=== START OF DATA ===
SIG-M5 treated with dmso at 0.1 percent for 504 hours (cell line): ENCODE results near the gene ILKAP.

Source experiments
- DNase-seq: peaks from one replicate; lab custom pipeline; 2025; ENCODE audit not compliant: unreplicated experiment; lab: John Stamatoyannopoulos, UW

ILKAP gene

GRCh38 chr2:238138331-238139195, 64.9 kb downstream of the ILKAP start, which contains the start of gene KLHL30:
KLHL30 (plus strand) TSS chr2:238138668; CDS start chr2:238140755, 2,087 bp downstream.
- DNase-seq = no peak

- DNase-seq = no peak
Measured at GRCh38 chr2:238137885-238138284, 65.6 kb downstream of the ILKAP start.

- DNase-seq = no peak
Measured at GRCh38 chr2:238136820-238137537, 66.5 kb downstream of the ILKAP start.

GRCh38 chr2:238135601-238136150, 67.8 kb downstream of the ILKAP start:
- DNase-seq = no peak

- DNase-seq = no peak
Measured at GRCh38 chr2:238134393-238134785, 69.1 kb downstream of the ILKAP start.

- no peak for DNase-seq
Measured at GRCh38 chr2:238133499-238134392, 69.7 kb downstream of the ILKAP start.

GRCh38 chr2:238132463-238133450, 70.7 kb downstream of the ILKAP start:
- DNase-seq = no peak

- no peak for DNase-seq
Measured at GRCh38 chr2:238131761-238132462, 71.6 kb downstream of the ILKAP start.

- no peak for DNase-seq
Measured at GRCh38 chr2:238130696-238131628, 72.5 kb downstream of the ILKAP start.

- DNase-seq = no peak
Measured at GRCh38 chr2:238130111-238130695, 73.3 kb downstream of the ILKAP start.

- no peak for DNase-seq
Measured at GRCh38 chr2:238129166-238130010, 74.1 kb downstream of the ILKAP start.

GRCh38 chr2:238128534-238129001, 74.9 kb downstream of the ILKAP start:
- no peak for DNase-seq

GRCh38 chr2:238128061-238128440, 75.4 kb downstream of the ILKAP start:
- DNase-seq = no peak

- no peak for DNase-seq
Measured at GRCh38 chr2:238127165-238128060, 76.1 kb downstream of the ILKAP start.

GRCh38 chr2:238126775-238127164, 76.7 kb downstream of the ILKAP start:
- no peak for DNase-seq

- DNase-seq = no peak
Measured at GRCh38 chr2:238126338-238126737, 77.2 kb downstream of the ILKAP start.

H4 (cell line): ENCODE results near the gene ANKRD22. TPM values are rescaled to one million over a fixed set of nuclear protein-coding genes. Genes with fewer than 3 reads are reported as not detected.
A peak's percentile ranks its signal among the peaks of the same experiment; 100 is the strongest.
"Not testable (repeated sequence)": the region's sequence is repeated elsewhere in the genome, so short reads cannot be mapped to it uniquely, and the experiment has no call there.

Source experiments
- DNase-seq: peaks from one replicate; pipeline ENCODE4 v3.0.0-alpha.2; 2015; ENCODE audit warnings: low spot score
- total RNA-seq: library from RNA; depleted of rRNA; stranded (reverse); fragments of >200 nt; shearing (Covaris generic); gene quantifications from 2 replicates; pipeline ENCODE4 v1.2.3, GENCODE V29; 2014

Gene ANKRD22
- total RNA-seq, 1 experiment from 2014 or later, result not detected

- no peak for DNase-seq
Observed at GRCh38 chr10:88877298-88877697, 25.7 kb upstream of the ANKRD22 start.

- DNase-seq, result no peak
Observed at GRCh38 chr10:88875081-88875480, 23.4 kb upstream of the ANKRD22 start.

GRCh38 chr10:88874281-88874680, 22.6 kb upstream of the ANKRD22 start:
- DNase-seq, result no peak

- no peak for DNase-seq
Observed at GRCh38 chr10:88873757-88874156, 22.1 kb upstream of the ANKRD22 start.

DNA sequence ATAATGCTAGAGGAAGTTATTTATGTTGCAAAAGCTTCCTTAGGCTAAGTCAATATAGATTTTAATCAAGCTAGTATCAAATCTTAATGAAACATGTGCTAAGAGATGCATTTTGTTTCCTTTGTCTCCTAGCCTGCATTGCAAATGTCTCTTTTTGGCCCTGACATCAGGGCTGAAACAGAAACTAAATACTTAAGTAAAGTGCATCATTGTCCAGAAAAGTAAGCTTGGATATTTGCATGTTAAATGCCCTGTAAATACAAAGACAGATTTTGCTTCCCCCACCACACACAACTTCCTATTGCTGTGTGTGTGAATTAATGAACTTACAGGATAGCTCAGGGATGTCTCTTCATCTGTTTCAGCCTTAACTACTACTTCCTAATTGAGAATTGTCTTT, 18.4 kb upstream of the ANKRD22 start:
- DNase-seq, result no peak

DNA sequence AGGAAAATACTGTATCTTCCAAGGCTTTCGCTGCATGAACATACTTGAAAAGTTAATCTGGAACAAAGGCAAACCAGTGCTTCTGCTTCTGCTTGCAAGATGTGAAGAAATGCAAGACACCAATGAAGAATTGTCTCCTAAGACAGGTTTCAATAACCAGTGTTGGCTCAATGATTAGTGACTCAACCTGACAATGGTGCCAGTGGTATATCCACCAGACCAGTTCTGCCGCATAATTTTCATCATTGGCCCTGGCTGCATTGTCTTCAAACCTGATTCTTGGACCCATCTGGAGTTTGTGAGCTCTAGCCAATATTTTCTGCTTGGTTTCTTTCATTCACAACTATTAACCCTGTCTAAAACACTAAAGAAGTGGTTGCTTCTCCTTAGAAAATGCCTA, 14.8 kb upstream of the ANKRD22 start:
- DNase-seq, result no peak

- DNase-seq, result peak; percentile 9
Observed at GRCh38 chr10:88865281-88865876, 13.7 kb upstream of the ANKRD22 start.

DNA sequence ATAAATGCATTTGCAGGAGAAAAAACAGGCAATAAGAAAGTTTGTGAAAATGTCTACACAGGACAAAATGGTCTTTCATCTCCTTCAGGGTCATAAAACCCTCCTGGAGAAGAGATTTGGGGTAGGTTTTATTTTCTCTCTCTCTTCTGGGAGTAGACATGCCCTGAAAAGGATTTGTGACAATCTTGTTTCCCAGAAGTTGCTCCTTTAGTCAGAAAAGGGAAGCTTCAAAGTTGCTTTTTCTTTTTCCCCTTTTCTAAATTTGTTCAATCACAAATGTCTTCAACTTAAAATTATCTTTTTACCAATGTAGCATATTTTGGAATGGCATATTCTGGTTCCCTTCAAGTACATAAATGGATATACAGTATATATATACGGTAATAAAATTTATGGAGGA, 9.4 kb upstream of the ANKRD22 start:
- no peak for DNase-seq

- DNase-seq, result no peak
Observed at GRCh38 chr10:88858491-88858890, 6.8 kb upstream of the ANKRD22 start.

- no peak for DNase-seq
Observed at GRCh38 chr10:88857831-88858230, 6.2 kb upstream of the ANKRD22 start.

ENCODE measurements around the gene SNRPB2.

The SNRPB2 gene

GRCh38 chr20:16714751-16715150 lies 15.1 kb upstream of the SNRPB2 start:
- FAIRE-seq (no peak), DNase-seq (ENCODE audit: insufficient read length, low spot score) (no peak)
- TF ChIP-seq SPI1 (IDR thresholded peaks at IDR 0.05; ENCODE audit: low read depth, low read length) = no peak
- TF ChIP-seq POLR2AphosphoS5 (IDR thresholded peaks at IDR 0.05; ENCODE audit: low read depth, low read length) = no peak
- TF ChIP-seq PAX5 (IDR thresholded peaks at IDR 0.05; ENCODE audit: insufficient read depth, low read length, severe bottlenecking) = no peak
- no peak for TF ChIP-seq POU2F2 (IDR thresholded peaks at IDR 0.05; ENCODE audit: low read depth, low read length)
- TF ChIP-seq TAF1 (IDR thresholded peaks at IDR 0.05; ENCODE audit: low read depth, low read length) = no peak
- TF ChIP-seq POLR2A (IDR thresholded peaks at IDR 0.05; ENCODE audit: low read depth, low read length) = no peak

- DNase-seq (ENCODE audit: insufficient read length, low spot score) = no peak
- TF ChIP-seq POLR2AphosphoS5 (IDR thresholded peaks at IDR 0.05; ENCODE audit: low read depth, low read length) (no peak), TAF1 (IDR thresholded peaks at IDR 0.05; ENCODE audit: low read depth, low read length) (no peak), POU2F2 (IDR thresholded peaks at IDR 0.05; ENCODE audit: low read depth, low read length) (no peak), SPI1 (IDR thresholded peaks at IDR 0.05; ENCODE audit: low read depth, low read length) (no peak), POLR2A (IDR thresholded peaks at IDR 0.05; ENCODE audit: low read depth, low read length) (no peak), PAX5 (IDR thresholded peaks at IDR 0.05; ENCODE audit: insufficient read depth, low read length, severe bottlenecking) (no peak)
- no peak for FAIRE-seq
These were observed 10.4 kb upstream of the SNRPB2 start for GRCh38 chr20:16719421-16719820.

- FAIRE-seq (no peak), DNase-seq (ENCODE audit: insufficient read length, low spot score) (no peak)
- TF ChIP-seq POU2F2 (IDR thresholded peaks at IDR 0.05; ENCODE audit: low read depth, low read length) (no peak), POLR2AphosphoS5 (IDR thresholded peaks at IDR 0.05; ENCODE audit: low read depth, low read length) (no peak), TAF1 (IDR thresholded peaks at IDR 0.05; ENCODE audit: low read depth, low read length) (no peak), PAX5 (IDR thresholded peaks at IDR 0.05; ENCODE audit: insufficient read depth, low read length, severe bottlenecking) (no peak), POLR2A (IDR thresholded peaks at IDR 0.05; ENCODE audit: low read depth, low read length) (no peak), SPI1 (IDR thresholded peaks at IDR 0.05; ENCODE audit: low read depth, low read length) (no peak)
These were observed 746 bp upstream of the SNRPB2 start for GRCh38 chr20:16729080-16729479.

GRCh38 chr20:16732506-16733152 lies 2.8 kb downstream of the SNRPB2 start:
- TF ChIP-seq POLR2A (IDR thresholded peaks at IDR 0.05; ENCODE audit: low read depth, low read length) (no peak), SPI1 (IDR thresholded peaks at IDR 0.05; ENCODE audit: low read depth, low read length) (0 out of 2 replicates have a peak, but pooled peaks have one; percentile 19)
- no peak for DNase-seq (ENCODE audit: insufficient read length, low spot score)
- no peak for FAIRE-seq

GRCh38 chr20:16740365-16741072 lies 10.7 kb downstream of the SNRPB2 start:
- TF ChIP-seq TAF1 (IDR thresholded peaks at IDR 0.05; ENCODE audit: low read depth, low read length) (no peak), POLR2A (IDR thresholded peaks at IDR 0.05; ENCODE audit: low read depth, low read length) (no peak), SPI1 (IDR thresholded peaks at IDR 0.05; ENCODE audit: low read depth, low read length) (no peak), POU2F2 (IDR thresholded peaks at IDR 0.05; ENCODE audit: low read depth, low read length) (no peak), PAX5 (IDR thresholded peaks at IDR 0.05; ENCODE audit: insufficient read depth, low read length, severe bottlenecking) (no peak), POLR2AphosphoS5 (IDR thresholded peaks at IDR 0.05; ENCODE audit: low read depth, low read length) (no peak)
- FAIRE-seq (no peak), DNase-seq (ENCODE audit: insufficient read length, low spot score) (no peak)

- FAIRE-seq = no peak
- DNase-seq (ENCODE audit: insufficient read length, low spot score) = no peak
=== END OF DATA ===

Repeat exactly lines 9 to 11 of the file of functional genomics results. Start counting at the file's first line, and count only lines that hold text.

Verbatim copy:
Measured at GRCh38 chr2:238137885-238138284, 65.6 kb downstream of the ILKAP start.

- DNase-seq = no peak
Measured at GRCh38 chr2:238136820-238137537, 66.5 kb downstream of the ILKAP start.